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Nassau DA fires investigator for alleged corruption probe interference, sources say

Nassau County District Attorney Madeline Singas in Mineola

Nassau County District Attorney Madeline Singas in Mineola on Nov. 21, 2016. Photo Credit: Howard Schnapp

A veteran investigator in the Nassau district attorney’s office lost his job because of accusations that he interfered with the Oyster Bay public corruption probe — including an allegation he tipped off a target of that investigation, sources said.

That probe led to multiple indictments.

District Attorney Madeline Singas’ office fired Michael Falzarano on the same day last month that former Town of Oyster Bay Supervisor John Venditto and six other people pleaded not guilty to corruption charges in Nassau County Court in Mineola, her spokesman confirmed Wednesday. But Singas’ office wouldn’t address questions about the allegations against Falzarano.

At the time of his firing, Falzarano, 58, had worked for the district attorney’s office for more than 15 years. For about a dozen of them, he also had led the union representing investigators. Sources said Falzarano was not assigned to work on the Oyster Bay case.

The former NYPD lieutenant, who also has a private investigation business, plans to contest his firing and fight to get his job back.

“These allegations against special investigator Falzarano are completely without factual or legal merit. We will vigorously challenge them to restore his good name and position,” Garden City attorney Kenneth Weinstein said in an interview.

District attorney’s office spokesman Brendan Brosh on Wednesday described Falzarano’s firing as “an internal personnel matter subject to ongoing review.”

The district attorney’s office also wouldn’t answer questions about whether a criminal investigation had been or could be launched, or if Singas would seek a special prosecutor to avoid conflicts of interest if such a probe went forward.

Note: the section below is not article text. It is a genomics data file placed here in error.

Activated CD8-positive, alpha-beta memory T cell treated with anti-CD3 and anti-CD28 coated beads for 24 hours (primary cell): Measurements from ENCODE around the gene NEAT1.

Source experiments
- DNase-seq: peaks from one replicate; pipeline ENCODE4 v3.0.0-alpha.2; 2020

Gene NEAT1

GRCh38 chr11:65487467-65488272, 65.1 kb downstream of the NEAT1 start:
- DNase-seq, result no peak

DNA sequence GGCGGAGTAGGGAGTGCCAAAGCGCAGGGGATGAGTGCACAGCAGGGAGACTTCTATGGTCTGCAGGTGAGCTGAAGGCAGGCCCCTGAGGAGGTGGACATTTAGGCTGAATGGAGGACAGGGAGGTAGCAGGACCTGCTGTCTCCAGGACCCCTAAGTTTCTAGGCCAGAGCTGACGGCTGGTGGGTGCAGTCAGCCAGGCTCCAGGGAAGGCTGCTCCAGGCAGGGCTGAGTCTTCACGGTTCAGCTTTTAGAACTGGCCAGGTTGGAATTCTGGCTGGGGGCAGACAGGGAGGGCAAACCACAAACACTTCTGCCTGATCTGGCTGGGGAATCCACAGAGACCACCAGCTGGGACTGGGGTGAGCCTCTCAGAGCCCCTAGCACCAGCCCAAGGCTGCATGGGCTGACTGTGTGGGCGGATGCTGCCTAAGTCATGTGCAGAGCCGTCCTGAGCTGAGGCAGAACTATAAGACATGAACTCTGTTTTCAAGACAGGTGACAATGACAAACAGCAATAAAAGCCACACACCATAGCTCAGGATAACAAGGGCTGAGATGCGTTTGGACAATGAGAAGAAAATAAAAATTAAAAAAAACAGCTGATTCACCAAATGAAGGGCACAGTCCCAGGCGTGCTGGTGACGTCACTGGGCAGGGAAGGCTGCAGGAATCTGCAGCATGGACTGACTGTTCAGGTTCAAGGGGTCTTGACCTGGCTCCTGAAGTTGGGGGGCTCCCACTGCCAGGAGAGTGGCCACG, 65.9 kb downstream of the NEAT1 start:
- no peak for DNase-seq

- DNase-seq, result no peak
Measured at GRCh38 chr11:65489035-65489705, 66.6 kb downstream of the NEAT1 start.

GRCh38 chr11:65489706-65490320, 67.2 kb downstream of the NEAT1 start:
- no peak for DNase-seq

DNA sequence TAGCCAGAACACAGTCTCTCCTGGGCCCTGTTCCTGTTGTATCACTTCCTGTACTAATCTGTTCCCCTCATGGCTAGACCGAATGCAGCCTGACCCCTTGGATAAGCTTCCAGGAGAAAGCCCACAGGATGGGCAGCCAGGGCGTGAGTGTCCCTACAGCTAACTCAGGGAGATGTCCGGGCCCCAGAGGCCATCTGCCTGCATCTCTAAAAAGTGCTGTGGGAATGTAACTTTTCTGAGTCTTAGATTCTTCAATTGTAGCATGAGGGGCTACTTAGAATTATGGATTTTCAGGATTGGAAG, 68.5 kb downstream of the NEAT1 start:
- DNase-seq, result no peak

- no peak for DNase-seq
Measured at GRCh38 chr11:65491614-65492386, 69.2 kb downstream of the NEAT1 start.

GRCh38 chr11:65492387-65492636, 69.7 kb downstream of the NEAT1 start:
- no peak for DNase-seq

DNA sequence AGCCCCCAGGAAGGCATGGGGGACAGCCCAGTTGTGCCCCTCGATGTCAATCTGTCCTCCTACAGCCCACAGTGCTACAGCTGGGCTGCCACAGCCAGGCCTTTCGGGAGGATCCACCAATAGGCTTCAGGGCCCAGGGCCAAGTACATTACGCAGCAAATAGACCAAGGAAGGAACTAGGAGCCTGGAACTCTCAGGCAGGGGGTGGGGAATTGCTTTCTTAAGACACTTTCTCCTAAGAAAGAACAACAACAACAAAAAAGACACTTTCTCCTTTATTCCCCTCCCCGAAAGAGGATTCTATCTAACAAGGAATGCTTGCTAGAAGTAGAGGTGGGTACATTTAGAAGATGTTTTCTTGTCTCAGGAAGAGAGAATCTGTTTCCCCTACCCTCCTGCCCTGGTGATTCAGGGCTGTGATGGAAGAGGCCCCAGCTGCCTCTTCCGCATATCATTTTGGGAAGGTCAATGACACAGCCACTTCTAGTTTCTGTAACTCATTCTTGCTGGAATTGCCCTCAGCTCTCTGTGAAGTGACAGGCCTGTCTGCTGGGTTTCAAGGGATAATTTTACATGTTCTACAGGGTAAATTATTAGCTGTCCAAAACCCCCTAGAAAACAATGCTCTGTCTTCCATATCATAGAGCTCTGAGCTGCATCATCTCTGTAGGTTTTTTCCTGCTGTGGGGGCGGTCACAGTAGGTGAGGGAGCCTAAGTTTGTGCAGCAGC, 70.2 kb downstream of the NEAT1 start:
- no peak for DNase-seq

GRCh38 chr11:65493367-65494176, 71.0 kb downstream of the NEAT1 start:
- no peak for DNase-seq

Sources said Singas’ office filed administrative charges against Falzarano last week as part of the Civil Service process relating to his firing.

The administrative charges accuse Falzarano of talking with a target of the Oyster Bay probe last summer and telling that person — who isn’t named — about the investigation.

They also accuse him of trying to interact with investigators who were part of the corruption probe in an attempt to get information.

The administrative charges allege Falzarano violated a district attorney’s office directive by being in the vicinity of the Oyster Bay case’s special grand jury and a witness during an April proceeding — one held in an area of a building where sources said investigators routinely work.

Singas’ office also has alleged as part of the charges that Falzarano was seen twice last summer near a hallway where only investigators assigned to monitoring a wiretap for the Oyster Bay probe were supposed to be. It is a location in a building where sources said investigators work on a regular basis.

Falzarano was transferred from working out of a Mineola building and sent to work from the district attorney’s Hempstead district court office as the Oyster Bay investigation was going on, sources said.

They said Falzarano found out about his firing in a phone call he got from a high-ranking official in the district attorney’s office while vacationing in Italy, and later got a letter dated June 29 telling him he’d been terminated.

With a job title of Special Investigator II, Falzarano earned $190,578 annually, according to county records that also list a November 2001 hire date for him.

His termination became effective June 30, according to the Nassau comptroller’s office.

As an NYPD lieutenant, Falzarano had been a commanding officer of Manhattan detective squads for more than four years before joining the Nassau district attorney’s office a year later, according to his online career profile. It also says he has a master’s degree in public administration from New York University.

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